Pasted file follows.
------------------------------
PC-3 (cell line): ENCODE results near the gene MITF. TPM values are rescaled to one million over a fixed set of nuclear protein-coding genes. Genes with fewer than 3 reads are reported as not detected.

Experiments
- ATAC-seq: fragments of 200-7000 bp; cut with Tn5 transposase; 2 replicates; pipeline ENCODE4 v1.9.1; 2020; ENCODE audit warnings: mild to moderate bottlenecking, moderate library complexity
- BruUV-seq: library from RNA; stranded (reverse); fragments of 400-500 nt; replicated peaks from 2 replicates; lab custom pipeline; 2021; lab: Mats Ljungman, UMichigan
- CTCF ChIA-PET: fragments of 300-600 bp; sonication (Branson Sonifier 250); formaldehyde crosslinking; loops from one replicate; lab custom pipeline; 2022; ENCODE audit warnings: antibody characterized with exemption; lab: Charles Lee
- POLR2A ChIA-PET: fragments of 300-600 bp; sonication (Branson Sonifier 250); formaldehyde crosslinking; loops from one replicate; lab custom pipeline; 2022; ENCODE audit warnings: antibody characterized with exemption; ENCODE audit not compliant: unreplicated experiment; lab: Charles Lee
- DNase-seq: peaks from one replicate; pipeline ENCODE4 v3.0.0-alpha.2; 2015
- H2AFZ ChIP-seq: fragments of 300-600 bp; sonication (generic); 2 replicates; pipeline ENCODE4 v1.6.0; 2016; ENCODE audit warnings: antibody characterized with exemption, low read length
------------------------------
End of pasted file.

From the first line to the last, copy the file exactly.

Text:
PC-3 (cell line): ENCODE results near the gene MITF. TPM values are rescaled to one million over a fixed set of nuclear protein-coding genes. Genes with fewer than 3 reads are reported as not detected.

Experiments
- ATAC-seq: fragments of 200-7000 bp; cut with Tn5 transposase; 2 replicates; pipeline ENCODE4 v1.9.1; 2020; ENCODE audit warnings: mild to moderate bottlenecking, moderate library complexity
- BruUV-seq: library from RNA; stranded (reverse); fragments of 400-500 nt; replicated peaks from 2 replicates; lab custom pipeline; 2021; lab: Mats Ljungman, UMichigan
- CTCF ChIA-PET: fragments of 300-600 bp; sonication (Branson Sonifier 250); formaldehyde crosslinking; loops from one replicate; lab custom pipeline; 2022; ENCODE audit warnings: antibody characterized with exemption; lab: Charles Lee
- POLR2A ChIA-PET: fragments of 300-600 bp; sonication (Branson Sonifier 250); formaldehyde crosslinking; loops from one replicate; lab custom pipeline; 2022; ENCODE audit warnings: antibody characterized with exemption; ENCODE audit not compliant: unreplicated experiment; lab: Charles Lee
- DNase-seq: peaks from one replicate; pipeline ENCODE4 v3.0.0-alpha.2; 2015
- H2AFZ ChIP-seq: fragments of 300-600 bp; sonication (generic); 2 replicates; pipeline ENCODE4 v1.6.0; 2016; ENCODE audit warnings: antibody characterized with exemption, low read length